• This is maybe a bit tangential to the point, but there’s another consideration here too: the version of Windows each version of SQL Server supports. 2008-2017 can all coexist on a 2012 R2 Windows Server, but SQL 2019 will require at least Windows 2016, which means SQL 2008 and 2008 R2 have to drop off. This may seem like a bit of a strange thing to worry about, but 90% of the SQL Server dbs I support are the backends for COTS products, and, well, ISVs suck. For the sake of SQL Server licensing efficiency, I pile an instance with each version into one big physical server (768 GB RAM) where I’ve kept the core count as low as possible.

  • Thank you for the information! This is a great way for me to teach the business on why to upgrade; also it provides me with details on which version to upgrade to and why.

    You are awesome Brent! Thanks again.

  • I figure that SQL Server 2016 will soon be the 2nd version back and SQL Server 2017 has been out for a while (after all it’s 2019 now) and so I am pushing for 2017. If I need to, I figure I can use the compatibility level feature.
    We still have a lot of 2008 R2. I imagine a lot of people do.

  • We have one 2008 R2 server left in the farm because there’s “no time” to upgrade the app left on the server to a newer version. Ever just give up and root for a server failure? Unfortunately it’s a VM.

  • Great article as always.
    I think you missed Polybase (PDW) starting SSRV2016 out of the box (licence included, if I remember correctly). Our lifecycle was 2012, 2012SP1, 2012SP2, 2016, 2016SP1, 2017.
    2014 was skipped because we did not found strong reasons to update.
    2016 was highly expected to integrate with our hadoop hortonworks, first was a huge deception, then we started using it, now it’s ok. (It misses HDFS partition mapping, ability to handle different structured lines, and a decent row size.)
    We went massive on columnar with 2016 but at a cost, many queries went to index locks on parallel and it took a while to solve, around TRACEON (4199, -1) and QUERY_OPTIMIZER_HOTFIXES (if I’m looking at the right script).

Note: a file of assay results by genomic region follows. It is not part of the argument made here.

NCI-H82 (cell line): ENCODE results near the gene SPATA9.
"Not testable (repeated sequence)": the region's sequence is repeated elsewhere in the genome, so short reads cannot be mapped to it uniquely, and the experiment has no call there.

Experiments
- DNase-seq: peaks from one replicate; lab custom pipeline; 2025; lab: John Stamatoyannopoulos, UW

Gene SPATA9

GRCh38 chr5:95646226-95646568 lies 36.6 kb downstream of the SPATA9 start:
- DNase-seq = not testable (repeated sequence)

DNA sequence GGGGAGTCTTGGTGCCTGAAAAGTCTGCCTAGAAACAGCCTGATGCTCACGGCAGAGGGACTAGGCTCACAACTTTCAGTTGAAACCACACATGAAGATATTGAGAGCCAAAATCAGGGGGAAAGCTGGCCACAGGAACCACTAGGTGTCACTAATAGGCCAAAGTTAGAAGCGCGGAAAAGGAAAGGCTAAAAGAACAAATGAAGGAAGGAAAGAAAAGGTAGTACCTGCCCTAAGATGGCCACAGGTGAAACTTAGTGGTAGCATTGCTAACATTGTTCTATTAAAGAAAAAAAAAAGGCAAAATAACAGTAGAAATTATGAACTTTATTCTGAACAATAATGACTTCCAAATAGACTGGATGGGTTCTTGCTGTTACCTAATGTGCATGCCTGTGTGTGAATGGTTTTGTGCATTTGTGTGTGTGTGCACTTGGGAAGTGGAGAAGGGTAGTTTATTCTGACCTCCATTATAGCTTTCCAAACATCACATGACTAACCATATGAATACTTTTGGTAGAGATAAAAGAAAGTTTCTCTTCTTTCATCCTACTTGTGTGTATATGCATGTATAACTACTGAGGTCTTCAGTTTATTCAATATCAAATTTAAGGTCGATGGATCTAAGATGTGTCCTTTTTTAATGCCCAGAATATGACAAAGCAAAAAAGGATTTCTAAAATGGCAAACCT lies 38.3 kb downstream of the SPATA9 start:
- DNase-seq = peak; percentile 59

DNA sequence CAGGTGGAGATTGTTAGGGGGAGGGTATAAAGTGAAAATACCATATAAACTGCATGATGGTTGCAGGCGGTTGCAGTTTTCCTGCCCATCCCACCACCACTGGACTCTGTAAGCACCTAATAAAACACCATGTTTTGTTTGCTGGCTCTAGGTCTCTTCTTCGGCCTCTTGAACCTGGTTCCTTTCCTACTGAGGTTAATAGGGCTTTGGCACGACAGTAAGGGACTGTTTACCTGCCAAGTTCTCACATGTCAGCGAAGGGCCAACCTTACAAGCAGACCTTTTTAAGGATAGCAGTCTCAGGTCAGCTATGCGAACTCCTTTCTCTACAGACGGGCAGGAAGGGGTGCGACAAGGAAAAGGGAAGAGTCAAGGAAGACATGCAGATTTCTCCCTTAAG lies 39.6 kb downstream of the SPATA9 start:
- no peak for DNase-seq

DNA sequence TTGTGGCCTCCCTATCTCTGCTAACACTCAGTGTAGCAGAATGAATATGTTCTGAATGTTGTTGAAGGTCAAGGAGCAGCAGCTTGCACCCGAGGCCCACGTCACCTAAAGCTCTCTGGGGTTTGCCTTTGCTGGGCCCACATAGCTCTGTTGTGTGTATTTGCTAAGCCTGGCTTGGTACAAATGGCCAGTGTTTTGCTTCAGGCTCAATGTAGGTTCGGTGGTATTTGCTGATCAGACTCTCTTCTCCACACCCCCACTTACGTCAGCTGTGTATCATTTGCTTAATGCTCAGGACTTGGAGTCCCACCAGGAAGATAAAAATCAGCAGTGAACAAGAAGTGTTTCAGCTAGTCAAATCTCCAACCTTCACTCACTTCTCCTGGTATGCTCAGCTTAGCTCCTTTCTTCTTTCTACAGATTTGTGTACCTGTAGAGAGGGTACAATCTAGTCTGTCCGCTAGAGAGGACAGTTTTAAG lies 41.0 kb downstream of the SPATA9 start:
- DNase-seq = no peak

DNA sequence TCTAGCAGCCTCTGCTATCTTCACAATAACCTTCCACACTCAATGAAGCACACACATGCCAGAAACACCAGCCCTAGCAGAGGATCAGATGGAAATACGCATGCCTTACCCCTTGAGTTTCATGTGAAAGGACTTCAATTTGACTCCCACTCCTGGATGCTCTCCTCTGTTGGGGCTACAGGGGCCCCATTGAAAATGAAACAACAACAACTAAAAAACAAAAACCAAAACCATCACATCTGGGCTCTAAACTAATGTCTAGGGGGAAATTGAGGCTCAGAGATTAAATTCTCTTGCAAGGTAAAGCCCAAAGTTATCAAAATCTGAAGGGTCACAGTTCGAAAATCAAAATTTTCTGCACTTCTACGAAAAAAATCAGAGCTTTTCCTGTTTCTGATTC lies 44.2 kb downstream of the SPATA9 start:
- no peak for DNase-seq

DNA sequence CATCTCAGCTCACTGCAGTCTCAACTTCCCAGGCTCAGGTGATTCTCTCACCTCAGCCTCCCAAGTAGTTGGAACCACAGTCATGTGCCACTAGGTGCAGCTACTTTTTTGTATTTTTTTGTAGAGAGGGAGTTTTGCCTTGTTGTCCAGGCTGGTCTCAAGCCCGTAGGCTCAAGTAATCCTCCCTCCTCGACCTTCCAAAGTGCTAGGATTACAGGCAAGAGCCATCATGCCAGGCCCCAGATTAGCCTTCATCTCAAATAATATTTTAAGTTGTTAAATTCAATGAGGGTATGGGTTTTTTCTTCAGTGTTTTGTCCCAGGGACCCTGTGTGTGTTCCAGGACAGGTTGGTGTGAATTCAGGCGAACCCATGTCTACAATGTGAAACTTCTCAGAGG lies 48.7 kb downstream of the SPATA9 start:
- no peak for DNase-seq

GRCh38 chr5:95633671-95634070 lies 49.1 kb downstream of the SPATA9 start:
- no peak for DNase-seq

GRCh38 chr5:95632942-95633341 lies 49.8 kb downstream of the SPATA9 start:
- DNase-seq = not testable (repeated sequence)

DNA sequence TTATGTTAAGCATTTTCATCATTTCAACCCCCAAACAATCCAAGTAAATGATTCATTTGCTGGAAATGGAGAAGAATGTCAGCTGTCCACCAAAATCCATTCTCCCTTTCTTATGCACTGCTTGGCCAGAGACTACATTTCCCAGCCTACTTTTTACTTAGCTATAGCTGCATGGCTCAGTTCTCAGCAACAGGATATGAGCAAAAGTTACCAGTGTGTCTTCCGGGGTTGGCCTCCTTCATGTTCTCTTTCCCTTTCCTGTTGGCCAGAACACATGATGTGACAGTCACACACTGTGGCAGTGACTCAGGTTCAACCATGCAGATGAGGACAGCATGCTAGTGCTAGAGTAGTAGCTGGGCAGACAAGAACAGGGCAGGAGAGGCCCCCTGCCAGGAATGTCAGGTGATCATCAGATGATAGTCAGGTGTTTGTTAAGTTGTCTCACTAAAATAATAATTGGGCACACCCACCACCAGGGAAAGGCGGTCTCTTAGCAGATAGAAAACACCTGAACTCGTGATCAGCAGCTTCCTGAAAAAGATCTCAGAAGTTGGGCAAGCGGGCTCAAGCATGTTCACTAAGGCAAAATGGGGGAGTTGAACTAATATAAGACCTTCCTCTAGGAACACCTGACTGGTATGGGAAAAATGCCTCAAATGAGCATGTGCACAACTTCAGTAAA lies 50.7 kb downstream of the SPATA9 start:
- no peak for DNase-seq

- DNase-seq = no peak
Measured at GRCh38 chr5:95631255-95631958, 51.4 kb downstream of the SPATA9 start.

We always used a lot of R, even at 2012 we already had R in the same server with SPs running rscript on shell as SSRV extension.
    Currently 2017 CU8 an hoping to upgrade today to 2017 CU13. I came were while looking for SSRV roadmap.

  • So, what does a SQL Server CD suppose to smell like? I suppose it is too much to ask that it smells like bacon.
    We’re happy with SQL Server 2016.

  • Muhammad Aatif Fasihi
    January 25, 2019 1:04 pm

    Actually I believe that the way Microsoft is releasing SQL server’s every one or two years like service packs will cost them heavily to maintain the code base and the team developing them.
    Anyhow, I found SQL 2016 as a balanced product to run critical production application/s.
    It will take sometime to adopt the “dazzled by excessive light” features like graph databases, etc.

  • The biggest feature that I absolutely hate, especially for the migration from 2k12 to 2K16 was the incredible negative impact that the new Cardinality Estimator had on our systems. In fact, that seems to be a problem with all versions of SQL Server. Every time we do an upgrade, there’s always some bloody code that worked great in the older version that no longer works so great on the new version. And for the upgrade from 2K5 to 2K12, well… let’s just say I’m glad I waited until SP3 came out on that one and that we skipped 2K14 entirely.

  • Excellent summary Brent. Keep up the great work.

  • PowerPivot for Excel has been replaced? Could you please explain that a little bit more?

  • Carl E Thompson
    March 5, 2019 11:34 am

    This a very well thought out post! Well done Brent!

  • Carl E Thompson